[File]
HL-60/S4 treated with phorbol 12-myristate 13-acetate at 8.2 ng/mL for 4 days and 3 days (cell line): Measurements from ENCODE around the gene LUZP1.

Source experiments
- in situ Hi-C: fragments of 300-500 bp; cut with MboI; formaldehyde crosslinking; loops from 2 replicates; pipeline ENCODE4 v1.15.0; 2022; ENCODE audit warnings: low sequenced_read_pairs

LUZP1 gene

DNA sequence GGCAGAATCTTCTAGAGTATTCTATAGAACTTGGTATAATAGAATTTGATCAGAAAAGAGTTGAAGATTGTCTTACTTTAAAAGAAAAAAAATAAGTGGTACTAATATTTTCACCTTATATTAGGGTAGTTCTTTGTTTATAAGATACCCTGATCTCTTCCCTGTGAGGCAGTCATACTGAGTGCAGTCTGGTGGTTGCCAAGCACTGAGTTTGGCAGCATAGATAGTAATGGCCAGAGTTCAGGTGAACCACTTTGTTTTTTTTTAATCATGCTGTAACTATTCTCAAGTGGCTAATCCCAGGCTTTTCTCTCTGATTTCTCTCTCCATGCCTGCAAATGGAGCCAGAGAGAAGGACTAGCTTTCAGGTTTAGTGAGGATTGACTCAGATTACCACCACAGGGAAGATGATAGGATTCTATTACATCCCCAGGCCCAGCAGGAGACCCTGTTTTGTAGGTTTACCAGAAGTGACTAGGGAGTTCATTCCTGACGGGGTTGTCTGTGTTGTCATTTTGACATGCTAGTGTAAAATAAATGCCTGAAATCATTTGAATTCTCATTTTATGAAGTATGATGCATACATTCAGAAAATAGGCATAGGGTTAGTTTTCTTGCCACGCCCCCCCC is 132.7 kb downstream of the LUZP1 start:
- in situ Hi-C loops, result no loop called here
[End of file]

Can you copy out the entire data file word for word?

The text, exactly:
HL-60/S4 treated with phorbol 12-myristate 13-acetate at 8.2 ng/mL for 4 days and 3 days (cell line): Measurements from ENCODE around the gene LUZP1.

Source experiments
- in situ Hi-C: fragments of 300-500 bp; cut with MboI; formaldehyde crosslinking; loops from 2 replicates; pipeline ENCODE4 v1.15.0; 2022; ENCODE audit warnings: low sequenced_read_pairs

LUZP1 gene

DNA sequence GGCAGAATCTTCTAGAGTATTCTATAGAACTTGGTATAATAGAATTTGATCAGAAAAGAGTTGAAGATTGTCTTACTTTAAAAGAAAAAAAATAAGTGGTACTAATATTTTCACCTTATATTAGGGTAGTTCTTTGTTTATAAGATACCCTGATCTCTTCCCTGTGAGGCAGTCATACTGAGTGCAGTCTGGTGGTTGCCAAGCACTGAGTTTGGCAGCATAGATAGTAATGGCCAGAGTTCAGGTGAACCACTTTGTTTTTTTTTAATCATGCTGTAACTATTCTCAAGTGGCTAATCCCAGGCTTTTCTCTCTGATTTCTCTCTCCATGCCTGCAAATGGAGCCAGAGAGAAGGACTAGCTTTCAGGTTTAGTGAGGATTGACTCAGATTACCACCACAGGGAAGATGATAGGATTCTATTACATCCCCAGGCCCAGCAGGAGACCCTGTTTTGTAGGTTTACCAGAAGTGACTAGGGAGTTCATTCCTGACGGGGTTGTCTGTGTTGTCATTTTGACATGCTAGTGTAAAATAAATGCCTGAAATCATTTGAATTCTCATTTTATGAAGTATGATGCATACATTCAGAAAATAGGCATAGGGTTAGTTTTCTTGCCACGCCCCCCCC is 132.7 kb downstream of the LUZP1 start:
- in situ Hi-C loops, result no loop called here